Sergio González, University of Wisconsin; Felipe Hinojosa, Texas A&M University | Newberry

Sergio González, University of Wisconsin; Felipe Hinojosa, Texas A&M University

Friday, April 10, 2015

3pm - 5pm

B-84

Center for American History and Culture Programs
Borderlands and Latino/a Studies Seminar

“’Juntos En El Nombre De Dios’: Milwaukee’s Mexican Mission Chapel of Our Lady of Guadalupe, 1924-1929”
Sergio González, University of Wisconsin

This paper focuses on the interethnic collaboration and cross-border connections in the creation of a Catholic Mexican mission chapel in Milwaukee, Wisconsin in the late 1920s. Mexican and American Catholics alike fashioned the chapel as an international space to respond to the repression of the Catholic Church in Mexico during the Cristero War. Catholic clergy and laity connected the preservation of religious liberty abroad with the growth of Milwaukee’s Mexican Catholic congregation, emphasizing the ties of Catholic fellowship that connected all believers across national boundaries. The case of Milwaukee’s Mexican Catholic community offers a study in shared religiosity, cross-ethnic community cooperation, and religious transnationalism. This study reorients our understanding of white-Mexican relations in the first decades of the twentieth century, presenting a more nuanced understanding of how these two communities coexisted, interacted and, at times, even collaborated.

“House of Lords: Latino Radicals, Church Take-Overs, and the Fight for Urban Space, 1968-1972”
Felipe Hinojosa, Texas A&M University

Between 1968 and 1972 a religious awakening took hold of American churches. But this was not a spiritual reformation or even a Holy Spirit-infused revival. This awakening was about occupation, breakfast programs, candlelight vigils, and the clash between the cultural nationalism of Chicana/o and Puerto Rican radicals and the politics of mainline Protestant churches. From Chicago to New York to Houston, the Mexican American Youth Organization (MAYO) and the Puerto Rican Young Lords took over Protestant churches and occupied these sacred spaces for two to three weeks at a time. These church takeovers were part of a larger movement that placed the “sacred spaces” of the church across major urban areas on high alert. More than random acts of protest, these clashes signaled a larger shift in the trajectory of Latino religious politics in the United States and resituated the church as a site of struggle. Locating resistance within the space of the church reveals the multiple expressions, narratives, and experiences that made churches both contested and sacred spaces during the civil rights era.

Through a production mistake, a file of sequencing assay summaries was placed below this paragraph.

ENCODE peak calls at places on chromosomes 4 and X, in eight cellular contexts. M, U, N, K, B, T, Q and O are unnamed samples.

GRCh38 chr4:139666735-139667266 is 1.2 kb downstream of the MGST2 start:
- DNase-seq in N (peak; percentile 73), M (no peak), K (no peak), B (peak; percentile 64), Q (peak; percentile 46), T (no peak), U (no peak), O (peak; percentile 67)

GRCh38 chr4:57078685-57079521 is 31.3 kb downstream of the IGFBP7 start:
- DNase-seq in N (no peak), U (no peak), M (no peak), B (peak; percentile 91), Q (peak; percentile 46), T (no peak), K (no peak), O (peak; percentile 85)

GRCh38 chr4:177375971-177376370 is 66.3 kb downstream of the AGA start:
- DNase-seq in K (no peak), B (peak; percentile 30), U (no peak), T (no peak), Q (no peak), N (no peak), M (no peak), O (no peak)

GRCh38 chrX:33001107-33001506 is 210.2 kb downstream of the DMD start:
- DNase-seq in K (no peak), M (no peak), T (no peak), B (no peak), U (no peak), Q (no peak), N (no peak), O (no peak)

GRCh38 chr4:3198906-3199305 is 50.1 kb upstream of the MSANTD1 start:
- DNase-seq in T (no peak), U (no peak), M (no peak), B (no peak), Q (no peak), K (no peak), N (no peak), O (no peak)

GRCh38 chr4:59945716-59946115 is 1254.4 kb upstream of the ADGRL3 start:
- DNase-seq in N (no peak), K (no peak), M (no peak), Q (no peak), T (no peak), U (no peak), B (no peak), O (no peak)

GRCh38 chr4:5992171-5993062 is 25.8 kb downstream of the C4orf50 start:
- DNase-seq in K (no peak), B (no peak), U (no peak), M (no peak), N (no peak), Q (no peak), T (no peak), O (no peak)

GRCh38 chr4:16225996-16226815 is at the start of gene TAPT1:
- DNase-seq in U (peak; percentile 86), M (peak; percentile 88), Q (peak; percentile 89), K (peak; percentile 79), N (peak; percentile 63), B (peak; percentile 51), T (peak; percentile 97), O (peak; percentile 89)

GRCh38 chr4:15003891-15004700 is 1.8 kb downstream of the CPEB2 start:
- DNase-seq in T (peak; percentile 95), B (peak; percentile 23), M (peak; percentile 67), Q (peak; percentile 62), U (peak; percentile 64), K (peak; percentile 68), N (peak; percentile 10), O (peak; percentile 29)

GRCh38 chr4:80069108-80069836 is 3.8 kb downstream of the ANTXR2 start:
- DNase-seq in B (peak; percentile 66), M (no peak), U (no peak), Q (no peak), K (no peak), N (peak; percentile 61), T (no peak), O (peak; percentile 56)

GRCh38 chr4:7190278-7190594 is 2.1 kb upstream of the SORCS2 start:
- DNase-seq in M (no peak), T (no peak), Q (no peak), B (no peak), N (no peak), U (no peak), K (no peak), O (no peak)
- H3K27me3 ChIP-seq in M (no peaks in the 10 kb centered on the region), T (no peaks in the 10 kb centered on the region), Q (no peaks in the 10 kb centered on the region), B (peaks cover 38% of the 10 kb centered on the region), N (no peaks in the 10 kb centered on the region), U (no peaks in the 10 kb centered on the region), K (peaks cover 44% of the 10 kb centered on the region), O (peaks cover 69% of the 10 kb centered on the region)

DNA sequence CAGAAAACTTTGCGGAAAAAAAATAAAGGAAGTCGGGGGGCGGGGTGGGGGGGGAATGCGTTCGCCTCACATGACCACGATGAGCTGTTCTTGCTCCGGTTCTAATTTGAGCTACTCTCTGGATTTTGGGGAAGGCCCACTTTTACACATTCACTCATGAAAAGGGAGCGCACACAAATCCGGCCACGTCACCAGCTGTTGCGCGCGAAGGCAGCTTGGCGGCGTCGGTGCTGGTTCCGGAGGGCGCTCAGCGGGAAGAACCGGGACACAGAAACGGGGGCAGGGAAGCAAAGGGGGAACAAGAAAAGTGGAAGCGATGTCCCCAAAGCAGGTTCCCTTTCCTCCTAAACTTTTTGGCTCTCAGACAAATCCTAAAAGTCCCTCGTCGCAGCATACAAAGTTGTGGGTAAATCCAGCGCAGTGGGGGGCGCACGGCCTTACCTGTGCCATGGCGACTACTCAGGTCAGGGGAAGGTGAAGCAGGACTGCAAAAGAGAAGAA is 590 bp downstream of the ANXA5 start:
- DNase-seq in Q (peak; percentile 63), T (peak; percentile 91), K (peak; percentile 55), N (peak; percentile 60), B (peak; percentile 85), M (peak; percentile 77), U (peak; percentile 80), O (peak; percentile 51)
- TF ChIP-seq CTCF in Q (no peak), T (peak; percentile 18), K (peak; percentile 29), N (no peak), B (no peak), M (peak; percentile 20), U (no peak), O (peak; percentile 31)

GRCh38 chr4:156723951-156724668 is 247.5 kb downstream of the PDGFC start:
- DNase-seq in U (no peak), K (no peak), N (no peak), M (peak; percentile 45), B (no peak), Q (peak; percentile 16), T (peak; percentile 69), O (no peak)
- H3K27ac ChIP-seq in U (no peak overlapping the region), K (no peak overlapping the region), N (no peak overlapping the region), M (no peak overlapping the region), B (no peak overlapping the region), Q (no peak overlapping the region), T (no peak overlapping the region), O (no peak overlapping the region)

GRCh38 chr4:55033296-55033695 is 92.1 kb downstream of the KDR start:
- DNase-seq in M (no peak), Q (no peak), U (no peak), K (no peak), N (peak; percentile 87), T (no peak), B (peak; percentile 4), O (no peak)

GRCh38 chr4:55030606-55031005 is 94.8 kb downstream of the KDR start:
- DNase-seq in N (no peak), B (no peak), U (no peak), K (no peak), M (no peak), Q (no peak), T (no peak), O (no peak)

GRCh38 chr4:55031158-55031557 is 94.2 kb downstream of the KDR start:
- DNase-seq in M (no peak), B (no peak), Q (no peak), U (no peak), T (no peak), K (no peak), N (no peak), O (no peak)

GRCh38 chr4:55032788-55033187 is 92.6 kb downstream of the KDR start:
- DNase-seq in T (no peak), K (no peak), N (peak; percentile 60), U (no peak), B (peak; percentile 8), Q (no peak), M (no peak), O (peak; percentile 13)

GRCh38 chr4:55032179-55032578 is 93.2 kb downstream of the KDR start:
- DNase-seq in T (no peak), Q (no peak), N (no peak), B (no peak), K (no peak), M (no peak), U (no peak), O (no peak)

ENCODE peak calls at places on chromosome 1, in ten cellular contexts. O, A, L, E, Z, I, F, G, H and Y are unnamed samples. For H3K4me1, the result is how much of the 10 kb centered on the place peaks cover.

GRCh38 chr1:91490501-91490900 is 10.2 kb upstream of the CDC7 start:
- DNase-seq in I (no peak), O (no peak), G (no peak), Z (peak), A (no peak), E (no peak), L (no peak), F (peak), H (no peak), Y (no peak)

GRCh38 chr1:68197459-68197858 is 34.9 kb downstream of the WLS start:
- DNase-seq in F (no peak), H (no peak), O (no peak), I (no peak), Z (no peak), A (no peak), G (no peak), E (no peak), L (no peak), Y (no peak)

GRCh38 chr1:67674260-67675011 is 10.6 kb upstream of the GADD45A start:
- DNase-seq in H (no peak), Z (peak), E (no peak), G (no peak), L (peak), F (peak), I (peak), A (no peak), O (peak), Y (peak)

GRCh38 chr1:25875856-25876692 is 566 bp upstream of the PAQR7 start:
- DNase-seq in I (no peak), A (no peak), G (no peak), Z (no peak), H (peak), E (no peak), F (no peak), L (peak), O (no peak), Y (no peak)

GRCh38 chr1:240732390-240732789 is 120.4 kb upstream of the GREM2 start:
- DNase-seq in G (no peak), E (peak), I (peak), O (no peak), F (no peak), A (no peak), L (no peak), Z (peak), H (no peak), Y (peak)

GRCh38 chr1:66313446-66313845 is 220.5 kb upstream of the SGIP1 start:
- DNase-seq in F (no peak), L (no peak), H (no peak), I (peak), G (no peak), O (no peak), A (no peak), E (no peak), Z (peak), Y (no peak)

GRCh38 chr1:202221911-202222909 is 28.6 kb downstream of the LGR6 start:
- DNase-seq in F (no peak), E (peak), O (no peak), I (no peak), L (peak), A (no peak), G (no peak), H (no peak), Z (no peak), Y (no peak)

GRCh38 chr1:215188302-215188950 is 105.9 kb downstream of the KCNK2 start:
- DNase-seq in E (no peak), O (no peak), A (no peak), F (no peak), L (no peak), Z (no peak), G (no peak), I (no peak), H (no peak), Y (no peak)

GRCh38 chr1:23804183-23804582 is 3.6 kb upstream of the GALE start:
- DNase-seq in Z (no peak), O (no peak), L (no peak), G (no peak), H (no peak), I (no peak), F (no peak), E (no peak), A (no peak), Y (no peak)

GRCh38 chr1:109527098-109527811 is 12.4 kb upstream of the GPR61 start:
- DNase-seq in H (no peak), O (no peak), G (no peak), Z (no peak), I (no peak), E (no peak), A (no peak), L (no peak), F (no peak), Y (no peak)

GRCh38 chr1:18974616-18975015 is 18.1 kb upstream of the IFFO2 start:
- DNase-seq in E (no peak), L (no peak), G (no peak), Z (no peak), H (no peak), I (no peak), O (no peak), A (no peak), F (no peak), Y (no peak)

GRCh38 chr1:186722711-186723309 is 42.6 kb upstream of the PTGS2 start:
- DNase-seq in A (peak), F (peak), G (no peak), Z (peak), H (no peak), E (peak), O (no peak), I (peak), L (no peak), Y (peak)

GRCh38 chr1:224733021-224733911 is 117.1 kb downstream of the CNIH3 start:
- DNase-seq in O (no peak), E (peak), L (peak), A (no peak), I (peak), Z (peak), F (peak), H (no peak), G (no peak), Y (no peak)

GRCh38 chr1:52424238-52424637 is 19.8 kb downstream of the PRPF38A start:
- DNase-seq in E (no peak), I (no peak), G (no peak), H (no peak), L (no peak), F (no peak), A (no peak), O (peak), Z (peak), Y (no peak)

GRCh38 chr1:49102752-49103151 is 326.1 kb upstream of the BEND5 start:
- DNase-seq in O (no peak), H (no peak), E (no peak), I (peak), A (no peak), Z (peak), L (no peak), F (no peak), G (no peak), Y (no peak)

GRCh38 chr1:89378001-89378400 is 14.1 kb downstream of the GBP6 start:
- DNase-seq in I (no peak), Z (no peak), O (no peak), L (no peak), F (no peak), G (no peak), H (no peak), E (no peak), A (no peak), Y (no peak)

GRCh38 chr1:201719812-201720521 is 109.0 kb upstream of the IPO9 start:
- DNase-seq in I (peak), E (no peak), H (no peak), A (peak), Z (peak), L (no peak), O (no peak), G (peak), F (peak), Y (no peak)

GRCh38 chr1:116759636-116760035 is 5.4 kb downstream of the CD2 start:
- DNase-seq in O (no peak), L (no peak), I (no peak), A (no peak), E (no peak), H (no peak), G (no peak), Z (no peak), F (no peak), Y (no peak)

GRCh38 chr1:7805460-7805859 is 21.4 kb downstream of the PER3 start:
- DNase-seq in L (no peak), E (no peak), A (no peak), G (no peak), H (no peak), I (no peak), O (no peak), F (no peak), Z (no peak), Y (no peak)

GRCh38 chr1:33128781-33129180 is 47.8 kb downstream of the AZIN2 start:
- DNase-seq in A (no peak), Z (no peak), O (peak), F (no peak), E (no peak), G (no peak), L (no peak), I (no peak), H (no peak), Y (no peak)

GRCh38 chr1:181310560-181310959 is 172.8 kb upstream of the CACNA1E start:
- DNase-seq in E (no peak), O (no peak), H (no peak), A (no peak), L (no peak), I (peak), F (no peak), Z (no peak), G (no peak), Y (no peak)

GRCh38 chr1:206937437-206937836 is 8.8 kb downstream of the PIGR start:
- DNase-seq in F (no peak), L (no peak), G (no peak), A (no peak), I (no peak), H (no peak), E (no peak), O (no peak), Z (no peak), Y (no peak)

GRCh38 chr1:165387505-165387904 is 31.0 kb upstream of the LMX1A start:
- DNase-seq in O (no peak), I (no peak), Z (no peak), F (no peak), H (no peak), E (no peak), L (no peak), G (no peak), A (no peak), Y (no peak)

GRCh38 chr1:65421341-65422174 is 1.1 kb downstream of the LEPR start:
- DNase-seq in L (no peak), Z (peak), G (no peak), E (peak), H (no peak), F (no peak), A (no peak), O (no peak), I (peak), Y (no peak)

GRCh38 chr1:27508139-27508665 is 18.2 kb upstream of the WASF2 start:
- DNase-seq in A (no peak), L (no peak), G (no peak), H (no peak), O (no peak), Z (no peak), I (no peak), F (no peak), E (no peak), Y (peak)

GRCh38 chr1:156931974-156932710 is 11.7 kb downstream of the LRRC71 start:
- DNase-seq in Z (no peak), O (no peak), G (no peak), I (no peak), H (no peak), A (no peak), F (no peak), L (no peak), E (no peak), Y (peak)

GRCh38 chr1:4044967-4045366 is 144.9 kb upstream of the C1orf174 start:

In this essay, I argue that the study of religion, both historical and theological, can pave the way for understanding the multiple formulations and expressions of Chicana/o and Latina/o cultural nationalisms during the civil rights era. Where previous studies cited cultural nationalism as the main culprit for religion’s curious absence in much of Chicana/o and Latina/o history, these church takeovers and demonstrations force us to reconsider this claim. As I show in this essay, resistance to these sacred spaces offers generative possibilities to rethink and resituate Chicana/o and Puerto Rican movements within a comparative Latina/o civil rights framework that acknowledges common struggles across space, place, and culture.

Respondent: Kevin Schultz, University of Illinois at Chicago

Cost and Registration Information 

Scholl Center Seminar papers are pre-circulated electronically.  For a copy of the paper, email the Scholl Center at scholl@newberry.org.  Please do not request a paper unless you plan to attend.